This post has been brewing a few days, as I have been trying to find the words to helpfully express my recent thoughts and experiences surrounding racing without my beloved technology.

After my experience at Door County, I was comfortable with the idea of racing sans technology.  It wasn’t my preference, but it was reassuring to know that I’m not overly dependent upon it.  After Tri-ing for Children’s this past weekend – those feelings are the same, but joining it is a feeling of uncertainty of not knowing how to feel about my race.

On the surface TFC appears as a sucess: I finished 4th overall with a great run split, a strong swim, but an average bike.  Comparing my bike split to last years – where I took a small detour – and this year’s upgrade from Fluffy to Dexter – it’s pretty obvious that my bike wasn’t as strong this year or was it? 

The course was basically the same and I don’t feel that the conditions where any different.  So I can’t chalk it up to that.  My weeks prior were fairly comparable – so I wouldn’t say there was a major difference in the amount of fatigue I was having to cope with.

My run split was much better than last year, so did I bike to hard last year and bike just right/to easy this year?

My swim probably started off a bit harder this year than last year as I attempted to swim with Will Smith – it did take me 30 minutes or so to start to feel “speedy” on the bike.

Why does this bother me so much – because I don’t have an objective way to determine what actually happened on my bike.  All I have is the time/distance/feel – which those three combined leave me a bit unsatisfied about the bike.

So what does this whininess have to do with anything and how can you benefit from it?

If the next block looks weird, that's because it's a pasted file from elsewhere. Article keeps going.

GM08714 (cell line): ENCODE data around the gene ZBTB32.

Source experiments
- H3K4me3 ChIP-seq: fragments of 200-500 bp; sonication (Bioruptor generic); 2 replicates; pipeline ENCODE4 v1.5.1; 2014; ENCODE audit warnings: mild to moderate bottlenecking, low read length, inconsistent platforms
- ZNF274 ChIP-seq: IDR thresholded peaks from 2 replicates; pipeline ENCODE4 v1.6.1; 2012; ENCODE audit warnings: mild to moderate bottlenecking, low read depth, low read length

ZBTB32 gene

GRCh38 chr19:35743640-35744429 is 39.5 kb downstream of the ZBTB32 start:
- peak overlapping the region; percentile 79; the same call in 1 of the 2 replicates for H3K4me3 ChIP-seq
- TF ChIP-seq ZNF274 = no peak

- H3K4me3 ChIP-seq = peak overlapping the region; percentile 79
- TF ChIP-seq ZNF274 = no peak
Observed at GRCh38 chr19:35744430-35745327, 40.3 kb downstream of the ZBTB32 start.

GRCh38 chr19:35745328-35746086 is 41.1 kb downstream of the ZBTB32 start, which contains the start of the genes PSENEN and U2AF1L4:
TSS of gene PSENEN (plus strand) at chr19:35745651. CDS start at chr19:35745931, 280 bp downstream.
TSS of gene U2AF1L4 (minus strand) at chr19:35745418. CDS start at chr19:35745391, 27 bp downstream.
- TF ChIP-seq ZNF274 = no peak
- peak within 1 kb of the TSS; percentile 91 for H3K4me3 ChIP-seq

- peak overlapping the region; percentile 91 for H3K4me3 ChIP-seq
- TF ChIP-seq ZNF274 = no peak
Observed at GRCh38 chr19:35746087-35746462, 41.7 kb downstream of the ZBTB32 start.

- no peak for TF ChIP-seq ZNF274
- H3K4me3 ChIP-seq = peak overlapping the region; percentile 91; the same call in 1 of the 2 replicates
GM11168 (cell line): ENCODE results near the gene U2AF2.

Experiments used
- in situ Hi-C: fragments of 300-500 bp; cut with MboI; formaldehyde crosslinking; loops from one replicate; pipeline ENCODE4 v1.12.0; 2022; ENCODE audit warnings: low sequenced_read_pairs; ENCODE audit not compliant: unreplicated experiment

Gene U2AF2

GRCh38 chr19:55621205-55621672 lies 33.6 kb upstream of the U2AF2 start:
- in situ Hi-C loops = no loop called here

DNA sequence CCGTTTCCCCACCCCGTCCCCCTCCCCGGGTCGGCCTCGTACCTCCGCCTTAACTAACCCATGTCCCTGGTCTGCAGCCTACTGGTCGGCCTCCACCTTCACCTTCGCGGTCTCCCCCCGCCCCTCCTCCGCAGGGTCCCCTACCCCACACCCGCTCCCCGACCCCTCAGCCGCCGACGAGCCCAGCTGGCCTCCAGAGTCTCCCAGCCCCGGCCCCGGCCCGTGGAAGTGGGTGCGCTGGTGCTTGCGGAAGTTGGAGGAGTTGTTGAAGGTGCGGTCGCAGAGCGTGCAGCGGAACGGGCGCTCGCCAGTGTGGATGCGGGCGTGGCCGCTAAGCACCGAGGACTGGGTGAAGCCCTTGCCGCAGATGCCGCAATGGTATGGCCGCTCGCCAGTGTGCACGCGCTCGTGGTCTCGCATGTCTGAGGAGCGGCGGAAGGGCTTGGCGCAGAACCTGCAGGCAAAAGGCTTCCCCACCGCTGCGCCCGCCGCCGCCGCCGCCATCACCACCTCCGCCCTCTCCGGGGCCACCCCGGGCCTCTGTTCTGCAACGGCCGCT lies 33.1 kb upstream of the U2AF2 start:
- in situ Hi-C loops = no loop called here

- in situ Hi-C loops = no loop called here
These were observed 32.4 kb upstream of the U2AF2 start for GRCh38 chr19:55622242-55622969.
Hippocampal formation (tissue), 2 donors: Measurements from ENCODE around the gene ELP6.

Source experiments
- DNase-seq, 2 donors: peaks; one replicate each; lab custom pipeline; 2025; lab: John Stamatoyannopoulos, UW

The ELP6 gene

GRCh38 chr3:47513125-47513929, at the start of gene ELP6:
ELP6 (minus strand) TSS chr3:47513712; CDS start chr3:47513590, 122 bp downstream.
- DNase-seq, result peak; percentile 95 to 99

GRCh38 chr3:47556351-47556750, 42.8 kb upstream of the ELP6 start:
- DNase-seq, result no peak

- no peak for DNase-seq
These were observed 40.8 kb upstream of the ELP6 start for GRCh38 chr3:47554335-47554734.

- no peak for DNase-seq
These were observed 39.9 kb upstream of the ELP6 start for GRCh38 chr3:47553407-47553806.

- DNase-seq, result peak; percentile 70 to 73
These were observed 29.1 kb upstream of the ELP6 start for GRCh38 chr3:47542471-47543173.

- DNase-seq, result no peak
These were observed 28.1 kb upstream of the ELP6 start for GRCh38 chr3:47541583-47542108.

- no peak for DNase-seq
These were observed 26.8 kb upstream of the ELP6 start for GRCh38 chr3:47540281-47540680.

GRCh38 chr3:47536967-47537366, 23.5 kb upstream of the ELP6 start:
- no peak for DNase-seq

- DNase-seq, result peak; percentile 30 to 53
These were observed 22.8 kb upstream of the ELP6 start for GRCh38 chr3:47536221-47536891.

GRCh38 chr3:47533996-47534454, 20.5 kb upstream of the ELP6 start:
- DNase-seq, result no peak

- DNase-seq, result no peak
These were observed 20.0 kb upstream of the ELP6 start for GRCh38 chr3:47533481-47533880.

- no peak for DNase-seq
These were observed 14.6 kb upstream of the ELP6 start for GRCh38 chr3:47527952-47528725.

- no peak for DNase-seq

Well you could interpret this as encouragement to run out and buy a powermeter so that you can objectively measure your bike rides – which I would encourage that, but that’s not the point.

The point is more along the lines of don’t always get caught up in the details of things – your energy is better spent on a broader focus.  Me for example – TFC was a superb race for me as a whole this year.  My swim was very strong,  it was one of my best Olympic distance runs to-date (let alone this year + moved up a VDOT point) – I held off Joe Kurian on the run for longer than i did last year at this same race.   As I was told by a commenter earlier – you don’t have to win all three legs to win the race – the same goes for great races.  All three legs don’t have to be heroic for the race to be heroic.

Door County Triathlon 2010

Since 2005 this weekend of racing for me has always meant the half iron in Racine, WI.  After dealing with several years of short swims, drafting issues – I decided to head to Door County the same weekend and do that half there.  At the end of the day I was glad I did.  The race organization was top notch, the course was great with some good challenging segments.  Overall, I’d rate Door County an A-, with the only suggestion would be to have a few more aid stations on the run.

25:22 (2nd OA)

I expected the swim to play out this way: The horn would sound, than Mark Harms, Jeff Tarkowski, Peter Nowak, and I would form a group and exit the water within a few seconds of each other.  It didn’t play out exactly like that.  By about 50 meters I was already gapped by two guys.  “Wow, did I miss the acceleration – guess I better pick it up for a minute or so and get on their feet,” I thought.  So I swam hard for about a minute or so and was still losing ground to them.  With a focus on the overall race in mind, I back off and settled into a relaxed pace and watched those two slowly pull away.

The swim venue was the best I’ve ever swum in.  The only ones that have come close are Kona and IMAZ.  There was a buoy on the course about ever 100 yards or so.  It was as close to pool swimming as you can outside.  At about the half-way point of the swim, I took a look behind me to see Peter Nowak right on my feet, and a couple other folks a little behind that.

When I exited I was happy to see my time and have swum an accurate half course for the first time in several years.

2:21:15 (11th OA)